My Brother, The Hero

Getting to know Lance Jors through his brother Luke


Luke Jors, Special to the LampPost

Some people have heroes that they watch on television or whose music they listen to. This hero isn’t anyone like that. In fact, this hero may seem like an ordinary 14 year old boy, with brown hair, blue eyes, and just shy of 5- feet, 9-inches tall.

 You see, my hero is my younger brother.

Lance was born with Hypoplastic right heart syndrome. The doctors didn’t have the official diagnosis until he was around three months old and a patient at the Children’s Hospital in the Cardiac Intensive Care Unit.

 After many nights in the hospital and many failed treatments and surgeries, it was clear to the transplant team that he would need a new heart. He was listed on the transplant list March 6, 2011. Lance received his new heart March 10, 2011.

Lance doesn’t remember leaving the hospital , but remembers hearing how strange it was for his mom and him to leave the hospital after months. On one hand they’re beyond excited to be going home, but also anxious about not having that 24-hour care and support.

 The staff at Children’s played a pivotal role in the ability to keep well-balanced both during, and after, their prolonged stay. They are so grateful for their seemingly endless expertise, kindness and support.

When Lance finally did get home, he had some extra medical equipment, but nothing that his family couldn’t handle. Afterall, his mom was a registered nurse who left the Children’s Hospital Emergency Department months before Lance was born. Lance was weaned off oxygen and only taking one1 immunosuppressant medication twice a day. Lance was given a transplant coordinator and she has been with him and our family since day one.

“I used to be embarrassed of my scar in the center of my chest, but now I am proud,” Lance says as he lifts up his shirt. “This scar is who I am and who I am meant to be. Without it, I wouldn’t be here sitting and talking to my brother.”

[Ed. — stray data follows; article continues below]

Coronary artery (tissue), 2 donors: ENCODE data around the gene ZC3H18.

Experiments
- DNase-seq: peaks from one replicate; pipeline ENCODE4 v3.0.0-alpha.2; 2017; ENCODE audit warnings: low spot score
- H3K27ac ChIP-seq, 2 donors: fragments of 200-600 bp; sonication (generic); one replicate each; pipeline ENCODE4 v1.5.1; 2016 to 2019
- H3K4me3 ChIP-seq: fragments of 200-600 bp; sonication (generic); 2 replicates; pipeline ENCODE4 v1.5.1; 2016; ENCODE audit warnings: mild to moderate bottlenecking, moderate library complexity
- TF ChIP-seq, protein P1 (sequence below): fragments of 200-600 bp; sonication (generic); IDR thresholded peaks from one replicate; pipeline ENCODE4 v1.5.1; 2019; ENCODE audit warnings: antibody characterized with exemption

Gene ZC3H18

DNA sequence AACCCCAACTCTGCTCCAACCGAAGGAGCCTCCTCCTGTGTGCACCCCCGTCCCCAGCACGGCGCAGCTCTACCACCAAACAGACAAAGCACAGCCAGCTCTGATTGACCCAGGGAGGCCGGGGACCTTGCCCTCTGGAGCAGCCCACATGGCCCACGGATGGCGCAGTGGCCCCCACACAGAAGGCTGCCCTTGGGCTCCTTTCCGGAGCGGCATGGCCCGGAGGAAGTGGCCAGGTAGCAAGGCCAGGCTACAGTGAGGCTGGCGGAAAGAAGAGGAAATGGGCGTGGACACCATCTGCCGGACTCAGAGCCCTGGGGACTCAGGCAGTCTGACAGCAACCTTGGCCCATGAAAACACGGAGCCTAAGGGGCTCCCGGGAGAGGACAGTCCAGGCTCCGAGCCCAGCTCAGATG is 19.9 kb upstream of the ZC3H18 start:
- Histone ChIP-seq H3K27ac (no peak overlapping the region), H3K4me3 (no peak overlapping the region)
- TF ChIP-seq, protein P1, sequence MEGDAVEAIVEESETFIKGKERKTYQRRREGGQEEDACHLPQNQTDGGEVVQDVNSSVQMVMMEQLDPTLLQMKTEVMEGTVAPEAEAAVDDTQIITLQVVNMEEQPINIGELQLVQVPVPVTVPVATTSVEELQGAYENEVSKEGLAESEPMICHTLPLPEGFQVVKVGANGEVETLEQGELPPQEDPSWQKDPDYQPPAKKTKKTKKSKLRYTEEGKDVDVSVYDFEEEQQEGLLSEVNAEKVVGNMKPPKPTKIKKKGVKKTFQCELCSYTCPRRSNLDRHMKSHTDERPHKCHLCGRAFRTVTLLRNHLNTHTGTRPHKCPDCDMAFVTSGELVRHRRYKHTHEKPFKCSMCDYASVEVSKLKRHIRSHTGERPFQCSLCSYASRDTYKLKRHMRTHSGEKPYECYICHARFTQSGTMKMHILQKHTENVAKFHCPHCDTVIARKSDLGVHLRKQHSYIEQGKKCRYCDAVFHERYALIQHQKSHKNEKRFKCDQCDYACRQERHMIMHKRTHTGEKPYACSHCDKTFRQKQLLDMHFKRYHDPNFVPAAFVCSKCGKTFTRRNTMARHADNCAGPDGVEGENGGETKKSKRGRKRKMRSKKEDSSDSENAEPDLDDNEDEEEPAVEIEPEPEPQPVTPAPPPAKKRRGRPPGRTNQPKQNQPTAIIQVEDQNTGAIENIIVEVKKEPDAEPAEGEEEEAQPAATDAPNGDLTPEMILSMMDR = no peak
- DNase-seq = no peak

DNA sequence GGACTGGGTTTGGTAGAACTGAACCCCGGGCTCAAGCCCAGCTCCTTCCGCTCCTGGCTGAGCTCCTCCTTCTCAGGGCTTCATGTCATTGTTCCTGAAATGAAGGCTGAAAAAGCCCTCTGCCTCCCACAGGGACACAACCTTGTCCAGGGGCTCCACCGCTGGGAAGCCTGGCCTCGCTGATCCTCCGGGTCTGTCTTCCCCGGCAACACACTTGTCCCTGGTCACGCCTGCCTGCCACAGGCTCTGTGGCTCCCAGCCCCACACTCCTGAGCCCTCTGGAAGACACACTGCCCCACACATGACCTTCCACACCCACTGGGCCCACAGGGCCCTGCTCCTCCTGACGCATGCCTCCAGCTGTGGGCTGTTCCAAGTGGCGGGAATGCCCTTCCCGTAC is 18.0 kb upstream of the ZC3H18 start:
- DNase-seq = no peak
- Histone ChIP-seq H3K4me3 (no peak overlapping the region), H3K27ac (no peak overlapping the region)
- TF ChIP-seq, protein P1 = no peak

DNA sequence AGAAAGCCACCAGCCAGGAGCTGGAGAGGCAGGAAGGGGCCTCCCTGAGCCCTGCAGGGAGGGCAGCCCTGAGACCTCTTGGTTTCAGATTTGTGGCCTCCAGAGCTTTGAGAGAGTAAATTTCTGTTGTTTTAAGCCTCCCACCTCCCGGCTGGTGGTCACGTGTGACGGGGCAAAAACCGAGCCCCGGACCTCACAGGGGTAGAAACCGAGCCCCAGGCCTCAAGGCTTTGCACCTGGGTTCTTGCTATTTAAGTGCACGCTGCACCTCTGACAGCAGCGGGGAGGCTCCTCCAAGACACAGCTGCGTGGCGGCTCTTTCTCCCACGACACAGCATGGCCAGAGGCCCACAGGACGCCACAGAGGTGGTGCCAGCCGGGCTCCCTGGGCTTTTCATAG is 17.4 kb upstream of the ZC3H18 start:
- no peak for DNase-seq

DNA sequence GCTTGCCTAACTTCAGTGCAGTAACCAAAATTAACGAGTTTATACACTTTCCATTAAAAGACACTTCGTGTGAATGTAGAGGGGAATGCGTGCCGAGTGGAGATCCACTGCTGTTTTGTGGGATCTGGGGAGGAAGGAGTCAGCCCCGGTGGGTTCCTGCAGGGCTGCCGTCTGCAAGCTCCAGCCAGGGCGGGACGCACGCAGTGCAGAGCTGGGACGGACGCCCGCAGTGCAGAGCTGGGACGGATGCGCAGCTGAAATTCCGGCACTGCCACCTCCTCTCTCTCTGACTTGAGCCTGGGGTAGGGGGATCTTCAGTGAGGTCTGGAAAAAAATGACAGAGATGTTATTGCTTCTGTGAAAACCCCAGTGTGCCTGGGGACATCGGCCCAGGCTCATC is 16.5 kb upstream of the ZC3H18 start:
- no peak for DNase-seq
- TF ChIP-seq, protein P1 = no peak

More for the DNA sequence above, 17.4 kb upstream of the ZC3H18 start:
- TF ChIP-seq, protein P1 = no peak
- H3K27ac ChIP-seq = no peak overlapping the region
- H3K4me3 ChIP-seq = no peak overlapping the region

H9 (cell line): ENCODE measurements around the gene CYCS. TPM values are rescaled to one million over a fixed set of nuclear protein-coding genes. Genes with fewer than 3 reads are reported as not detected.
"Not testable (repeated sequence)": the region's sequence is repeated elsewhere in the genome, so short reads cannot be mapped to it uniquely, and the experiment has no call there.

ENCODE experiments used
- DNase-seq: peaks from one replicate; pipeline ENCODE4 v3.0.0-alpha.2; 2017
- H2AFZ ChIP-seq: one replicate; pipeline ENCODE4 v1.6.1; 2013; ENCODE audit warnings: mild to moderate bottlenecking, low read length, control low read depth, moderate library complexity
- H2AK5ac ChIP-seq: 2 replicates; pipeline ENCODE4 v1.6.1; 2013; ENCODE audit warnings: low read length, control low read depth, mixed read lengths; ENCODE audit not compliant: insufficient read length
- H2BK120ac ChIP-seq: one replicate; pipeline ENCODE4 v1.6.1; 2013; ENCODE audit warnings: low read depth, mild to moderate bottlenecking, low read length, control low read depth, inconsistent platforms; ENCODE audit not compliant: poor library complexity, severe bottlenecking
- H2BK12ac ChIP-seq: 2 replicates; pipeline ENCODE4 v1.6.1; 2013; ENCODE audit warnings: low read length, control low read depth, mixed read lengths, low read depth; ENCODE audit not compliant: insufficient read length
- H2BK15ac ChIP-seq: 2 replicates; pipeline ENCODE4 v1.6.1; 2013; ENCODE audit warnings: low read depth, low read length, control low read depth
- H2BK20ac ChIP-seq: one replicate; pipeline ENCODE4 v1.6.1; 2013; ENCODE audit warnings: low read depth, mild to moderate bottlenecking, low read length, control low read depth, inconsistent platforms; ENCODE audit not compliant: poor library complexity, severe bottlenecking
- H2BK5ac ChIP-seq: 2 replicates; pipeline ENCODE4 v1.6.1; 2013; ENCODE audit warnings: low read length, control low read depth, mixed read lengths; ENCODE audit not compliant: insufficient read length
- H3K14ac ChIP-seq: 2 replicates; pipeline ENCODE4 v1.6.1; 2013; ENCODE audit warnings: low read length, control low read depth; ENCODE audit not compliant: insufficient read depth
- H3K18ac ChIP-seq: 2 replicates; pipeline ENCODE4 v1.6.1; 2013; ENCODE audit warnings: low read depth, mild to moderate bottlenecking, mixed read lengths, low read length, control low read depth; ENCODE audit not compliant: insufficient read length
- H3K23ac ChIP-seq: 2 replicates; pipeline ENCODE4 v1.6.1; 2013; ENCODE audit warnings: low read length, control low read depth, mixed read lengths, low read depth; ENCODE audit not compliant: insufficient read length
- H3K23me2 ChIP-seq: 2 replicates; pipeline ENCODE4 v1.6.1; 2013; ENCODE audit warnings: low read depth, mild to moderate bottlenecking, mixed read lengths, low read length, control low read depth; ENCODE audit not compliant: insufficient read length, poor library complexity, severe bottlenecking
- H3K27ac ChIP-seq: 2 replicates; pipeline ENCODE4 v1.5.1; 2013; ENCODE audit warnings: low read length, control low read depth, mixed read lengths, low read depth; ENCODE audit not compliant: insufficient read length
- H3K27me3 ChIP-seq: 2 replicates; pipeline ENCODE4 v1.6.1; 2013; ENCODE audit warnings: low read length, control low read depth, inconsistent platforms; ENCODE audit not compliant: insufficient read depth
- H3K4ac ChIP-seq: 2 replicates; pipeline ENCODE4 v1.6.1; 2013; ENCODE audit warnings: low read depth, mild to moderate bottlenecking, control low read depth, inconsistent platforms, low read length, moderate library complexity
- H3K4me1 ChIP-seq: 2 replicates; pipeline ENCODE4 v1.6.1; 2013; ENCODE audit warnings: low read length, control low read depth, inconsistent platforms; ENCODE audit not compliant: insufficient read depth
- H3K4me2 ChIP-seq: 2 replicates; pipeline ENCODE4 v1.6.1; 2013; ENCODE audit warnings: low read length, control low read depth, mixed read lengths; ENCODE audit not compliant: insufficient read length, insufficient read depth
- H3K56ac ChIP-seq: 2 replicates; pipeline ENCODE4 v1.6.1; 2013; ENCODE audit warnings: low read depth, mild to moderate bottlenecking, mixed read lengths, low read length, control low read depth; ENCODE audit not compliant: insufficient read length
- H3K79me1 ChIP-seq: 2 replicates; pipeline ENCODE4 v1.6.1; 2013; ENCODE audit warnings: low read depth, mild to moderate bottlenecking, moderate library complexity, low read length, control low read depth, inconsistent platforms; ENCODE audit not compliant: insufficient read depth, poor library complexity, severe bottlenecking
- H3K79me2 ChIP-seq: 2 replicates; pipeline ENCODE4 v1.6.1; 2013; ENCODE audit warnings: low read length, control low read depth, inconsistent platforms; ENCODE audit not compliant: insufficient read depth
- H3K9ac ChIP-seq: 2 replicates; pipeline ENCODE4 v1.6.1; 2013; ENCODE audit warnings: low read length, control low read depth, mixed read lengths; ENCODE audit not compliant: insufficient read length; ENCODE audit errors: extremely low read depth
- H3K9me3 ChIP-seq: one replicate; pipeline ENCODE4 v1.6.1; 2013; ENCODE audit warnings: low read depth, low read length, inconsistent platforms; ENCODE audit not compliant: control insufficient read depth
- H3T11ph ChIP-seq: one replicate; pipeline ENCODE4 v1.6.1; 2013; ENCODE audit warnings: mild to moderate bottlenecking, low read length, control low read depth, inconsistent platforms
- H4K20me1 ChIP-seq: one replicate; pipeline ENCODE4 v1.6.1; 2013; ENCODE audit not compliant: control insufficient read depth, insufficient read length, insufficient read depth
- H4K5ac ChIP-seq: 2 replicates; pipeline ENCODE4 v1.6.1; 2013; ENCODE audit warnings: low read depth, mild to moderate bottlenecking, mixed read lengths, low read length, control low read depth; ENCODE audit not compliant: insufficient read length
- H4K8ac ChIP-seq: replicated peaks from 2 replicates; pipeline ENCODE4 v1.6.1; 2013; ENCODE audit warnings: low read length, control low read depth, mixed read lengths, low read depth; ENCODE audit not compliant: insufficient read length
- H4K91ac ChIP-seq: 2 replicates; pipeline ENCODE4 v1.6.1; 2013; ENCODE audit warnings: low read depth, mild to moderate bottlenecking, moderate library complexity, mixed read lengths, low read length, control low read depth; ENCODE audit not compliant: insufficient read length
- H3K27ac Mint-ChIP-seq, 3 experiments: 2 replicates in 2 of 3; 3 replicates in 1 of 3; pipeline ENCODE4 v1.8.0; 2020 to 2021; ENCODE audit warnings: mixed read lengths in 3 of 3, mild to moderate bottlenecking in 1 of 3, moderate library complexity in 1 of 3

The transplant that Lance received has allowed him to ride a plane, celebrate Christmas, attend school, vacation with family, and play with friends. His family understands that each milestone he has achieved is because of the gift of a heart that beats inside him, and that he now lives each day for two.

Lance has dreams and aspirations just like any other 14 year old boy. He started Holy Family High School this year as a Freshman, though is learning remotely. “We still don’t know much about the long term effects of Covid-19, so for me to be safe and healthy, I am learning online. It’s not all that bad. I miss my friends and I actually miss sitting in lectures, as weird as that may sound. I’m hanging in there and hope to be back in January.”

Lance wants to go to college, The University of Kansas, like his mom, and become a Videogame Designer. He has a bucket list, including trips to Ireland, London, Australia, and Canada. He loves baseball and his favorite player is David Ortiz, who played for the Boston Red Sox. He enjoys the Broncos and at one time, was even a New England Patriots fan! He has his good days and bad days and still wonders why he was the one who got sick. 

I promise that he will amaze you.

 He amazes me every single day.

 He’s my brother and is the strongest and bravest person I know. Just because this hero doesn’t wear a cape, it doesn’t make him any less of a superman. This hero shows traits common to heroes: compassion, responsibility, determination, and courage. I appreciate every day I have with Lance, and he definitely has made a huge impact on anyone who’s met him.  Without the gift of organ donation, and access to the best medical care, Lance would not be here today.